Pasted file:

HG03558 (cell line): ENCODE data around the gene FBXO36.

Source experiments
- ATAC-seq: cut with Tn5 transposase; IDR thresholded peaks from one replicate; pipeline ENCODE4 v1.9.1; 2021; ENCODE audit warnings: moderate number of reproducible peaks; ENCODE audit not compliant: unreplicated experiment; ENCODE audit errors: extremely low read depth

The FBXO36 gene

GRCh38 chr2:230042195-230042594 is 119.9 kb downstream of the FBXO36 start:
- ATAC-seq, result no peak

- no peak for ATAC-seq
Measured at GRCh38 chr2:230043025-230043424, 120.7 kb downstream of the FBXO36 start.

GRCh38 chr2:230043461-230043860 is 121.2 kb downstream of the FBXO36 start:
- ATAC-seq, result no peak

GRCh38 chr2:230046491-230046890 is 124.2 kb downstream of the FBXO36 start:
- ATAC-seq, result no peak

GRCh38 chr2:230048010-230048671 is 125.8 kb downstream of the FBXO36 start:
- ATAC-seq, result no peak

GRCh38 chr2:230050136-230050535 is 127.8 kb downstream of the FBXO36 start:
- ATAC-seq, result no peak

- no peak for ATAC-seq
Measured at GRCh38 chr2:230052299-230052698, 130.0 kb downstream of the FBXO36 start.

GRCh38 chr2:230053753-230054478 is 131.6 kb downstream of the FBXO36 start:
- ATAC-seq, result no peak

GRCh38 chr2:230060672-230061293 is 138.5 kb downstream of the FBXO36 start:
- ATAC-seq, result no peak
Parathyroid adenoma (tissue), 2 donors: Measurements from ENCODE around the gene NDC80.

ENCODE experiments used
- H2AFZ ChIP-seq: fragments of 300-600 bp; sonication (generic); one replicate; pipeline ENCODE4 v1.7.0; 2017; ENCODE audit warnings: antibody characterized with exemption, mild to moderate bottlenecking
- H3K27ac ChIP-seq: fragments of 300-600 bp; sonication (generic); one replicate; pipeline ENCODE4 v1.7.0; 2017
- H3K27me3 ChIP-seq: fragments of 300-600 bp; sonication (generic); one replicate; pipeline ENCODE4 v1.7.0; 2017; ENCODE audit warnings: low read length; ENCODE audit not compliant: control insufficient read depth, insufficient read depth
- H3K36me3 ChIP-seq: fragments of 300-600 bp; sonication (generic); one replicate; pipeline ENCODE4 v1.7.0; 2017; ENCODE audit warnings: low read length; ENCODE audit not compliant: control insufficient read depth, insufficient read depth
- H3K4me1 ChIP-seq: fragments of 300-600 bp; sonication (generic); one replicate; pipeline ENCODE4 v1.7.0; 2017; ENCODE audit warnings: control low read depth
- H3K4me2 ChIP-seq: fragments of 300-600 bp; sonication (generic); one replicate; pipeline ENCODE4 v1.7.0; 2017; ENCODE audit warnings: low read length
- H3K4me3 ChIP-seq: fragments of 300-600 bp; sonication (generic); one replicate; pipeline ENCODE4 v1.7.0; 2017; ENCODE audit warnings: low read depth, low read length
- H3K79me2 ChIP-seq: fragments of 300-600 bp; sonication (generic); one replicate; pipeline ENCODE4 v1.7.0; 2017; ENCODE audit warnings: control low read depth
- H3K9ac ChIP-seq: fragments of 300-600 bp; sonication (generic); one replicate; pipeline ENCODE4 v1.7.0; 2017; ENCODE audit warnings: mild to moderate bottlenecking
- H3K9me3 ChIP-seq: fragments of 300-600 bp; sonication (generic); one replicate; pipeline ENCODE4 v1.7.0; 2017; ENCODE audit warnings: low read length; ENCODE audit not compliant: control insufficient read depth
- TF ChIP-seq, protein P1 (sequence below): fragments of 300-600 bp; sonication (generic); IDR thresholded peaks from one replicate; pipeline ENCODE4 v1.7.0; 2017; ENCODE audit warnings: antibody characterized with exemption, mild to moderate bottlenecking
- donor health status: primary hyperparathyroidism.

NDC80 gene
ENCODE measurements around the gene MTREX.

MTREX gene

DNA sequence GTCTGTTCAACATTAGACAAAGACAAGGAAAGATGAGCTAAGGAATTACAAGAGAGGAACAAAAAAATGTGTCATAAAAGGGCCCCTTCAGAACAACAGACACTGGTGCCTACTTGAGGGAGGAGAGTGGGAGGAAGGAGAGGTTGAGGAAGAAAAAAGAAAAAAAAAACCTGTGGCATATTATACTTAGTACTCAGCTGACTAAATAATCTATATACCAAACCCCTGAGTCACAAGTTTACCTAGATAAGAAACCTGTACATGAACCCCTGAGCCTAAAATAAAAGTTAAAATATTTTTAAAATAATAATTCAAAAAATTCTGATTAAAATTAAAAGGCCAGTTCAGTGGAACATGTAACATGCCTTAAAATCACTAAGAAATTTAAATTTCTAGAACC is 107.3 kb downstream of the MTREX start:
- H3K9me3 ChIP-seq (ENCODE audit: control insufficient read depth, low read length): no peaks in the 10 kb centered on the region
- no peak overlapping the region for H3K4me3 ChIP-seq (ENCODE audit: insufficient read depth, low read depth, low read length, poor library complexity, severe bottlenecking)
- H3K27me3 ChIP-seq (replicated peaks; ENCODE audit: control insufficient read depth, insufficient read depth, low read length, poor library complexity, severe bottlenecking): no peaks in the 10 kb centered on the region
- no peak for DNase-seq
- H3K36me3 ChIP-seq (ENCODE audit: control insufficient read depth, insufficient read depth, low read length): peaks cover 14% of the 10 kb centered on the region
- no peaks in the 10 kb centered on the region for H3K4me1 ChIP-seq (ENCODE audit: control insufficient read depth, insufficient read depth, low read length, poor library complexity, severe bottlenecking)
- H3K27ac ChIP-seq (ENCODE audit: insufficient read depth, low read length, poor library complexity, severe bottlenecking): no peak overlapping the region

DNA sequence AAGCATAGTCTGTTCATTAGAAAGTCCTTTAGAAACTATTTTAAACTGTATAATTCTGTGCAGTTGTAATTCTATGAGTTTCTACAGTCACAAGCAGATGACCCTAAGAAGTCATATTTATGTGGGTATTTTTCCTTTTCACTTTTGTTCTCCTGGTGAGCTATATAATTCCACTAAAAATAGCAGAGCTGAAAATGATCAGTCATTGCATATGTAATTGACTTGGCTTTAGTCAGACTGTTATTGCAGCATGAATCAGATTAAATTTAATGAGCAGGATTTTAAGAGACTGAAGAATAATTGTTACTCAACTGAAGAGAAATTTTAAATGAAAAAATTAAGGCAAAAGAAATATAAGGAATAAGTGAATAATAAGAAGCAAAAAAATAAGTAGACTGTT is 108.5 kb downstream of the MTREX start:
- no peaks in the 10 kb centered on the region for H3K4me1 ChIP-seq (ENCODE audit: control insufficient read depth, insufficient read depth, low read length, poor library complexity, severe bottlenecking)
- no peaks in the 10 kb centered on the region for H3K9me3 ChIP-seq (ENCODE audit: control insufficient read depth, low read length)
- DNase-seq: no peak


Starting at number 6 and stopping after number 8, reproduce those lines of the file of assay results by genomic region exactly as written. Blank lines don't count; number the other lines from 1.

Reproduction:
- ATAC-seq, result no peak

- no peak for ATAC-seq
Measured at GRCh38 chr2:230043025-230043424, 120.7 kb downstream of the FBXO36 start.